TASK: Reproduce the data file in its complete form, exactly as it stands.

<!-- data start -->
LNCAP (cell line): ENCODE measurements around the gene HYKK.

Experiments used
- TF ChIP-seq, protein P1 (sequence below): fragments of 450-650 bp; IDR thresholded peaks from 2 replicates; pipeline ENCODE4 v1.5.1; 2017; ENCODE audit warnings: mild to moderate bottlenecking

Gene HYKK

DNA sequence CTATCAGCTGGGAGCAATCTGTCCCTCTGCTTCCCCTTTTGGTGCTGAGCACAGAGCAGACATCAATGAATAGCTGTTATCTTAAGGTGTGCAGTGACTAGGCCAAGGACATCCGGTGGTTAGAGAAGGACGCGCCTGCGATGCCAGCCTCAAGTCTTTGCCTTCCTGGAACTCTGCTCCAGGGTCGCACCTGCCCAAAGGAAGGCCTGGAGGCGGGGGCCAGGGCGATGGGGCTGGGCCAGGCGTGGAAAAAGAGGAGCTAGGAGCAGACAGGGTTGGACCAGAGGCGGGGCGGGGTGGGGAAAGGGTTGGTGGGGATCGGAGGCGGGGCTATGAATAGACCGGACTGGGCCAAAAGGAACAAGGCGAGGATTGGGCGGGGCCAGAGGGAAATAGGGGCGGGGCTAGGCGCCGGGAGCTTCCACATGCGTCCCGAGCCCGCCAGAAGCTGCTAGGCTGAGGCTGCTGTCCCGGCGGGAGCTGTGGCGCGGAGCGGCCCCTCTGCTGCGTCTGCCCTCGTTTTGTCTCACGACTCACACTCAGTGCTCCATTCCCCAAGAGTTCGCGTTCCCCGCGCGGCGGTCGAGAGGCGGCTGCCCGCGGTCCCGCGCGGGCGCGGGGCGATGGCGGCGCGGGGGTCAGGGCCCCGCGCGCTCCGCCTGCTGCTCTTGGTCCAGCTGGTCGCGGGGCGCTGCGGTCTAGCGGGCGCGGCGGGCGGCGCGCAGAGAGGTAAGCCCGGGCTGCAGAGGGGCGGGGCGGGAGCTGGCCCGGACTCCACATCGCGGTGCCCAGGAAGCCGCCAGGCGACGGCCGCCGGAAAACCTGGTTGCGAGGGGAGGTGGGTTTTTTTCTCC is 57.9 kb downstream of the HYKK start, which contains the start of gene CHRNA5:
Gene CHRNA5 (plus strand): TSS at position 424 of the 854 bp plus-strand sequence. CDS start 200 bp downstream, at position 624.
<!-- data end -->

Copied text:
LNCAP (cell line): ENCODE measurements around the gene HYKK.

Experiments used
- TF ChIP-seq, protein P1 (sequence below): fragments of 450-650 bp; IDR thresholded peaks from 2 replicates; pipeline ENCODE4 v1.5.1; 2017; ENCODE audit warnings: mild to moderate bottlenecking

Gene HYKK

DNA sequence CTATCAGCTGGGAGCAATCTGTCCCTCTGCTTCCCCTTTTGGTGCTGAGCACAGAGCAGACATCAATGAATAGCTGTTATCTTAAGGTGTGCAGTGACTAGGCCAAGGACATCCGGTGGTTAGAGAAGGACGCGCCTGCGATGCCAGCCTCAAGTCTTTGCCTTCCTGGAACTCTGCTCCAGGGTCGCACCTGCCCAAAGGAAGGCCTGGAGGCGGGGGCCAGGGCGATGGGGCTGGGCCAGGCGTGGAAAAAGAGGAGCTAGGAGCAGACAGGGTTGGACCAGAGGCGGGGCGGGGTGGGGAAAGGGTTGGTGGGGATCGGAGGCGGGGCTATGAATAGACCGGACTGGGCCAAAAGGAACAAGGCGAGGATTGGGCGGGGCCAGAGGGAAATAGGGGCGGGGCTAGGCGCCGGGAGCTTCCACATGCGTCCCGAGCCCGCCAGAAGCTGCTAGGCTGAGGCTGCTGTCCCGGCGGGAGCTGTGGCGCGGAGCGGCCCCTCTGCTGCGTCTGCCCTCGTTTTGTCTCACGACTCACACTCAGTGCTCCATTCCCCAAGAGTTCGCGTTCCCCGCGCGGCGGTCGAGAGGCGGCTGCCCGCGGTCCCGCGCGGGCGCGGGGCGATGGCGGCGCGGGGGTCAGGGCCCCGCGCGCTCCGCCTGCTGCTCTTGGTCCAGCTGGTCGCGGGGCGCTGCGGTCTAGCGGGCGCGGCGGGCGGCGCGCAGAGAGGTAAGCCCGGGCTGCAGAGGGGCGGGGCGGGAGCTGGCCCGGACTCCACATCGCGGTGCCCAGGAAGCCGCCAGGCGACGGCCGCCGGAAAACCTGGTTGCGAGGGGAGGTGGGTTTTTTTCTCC is 57.9 kb downstream of the HYKK start, which contains the start of gene CHRNA5:
Gene CHRNA5 (plus strand): TSS at position 424 of the 854 bp plus-strand sequence. CDS start 200 bp downstream, at position 624.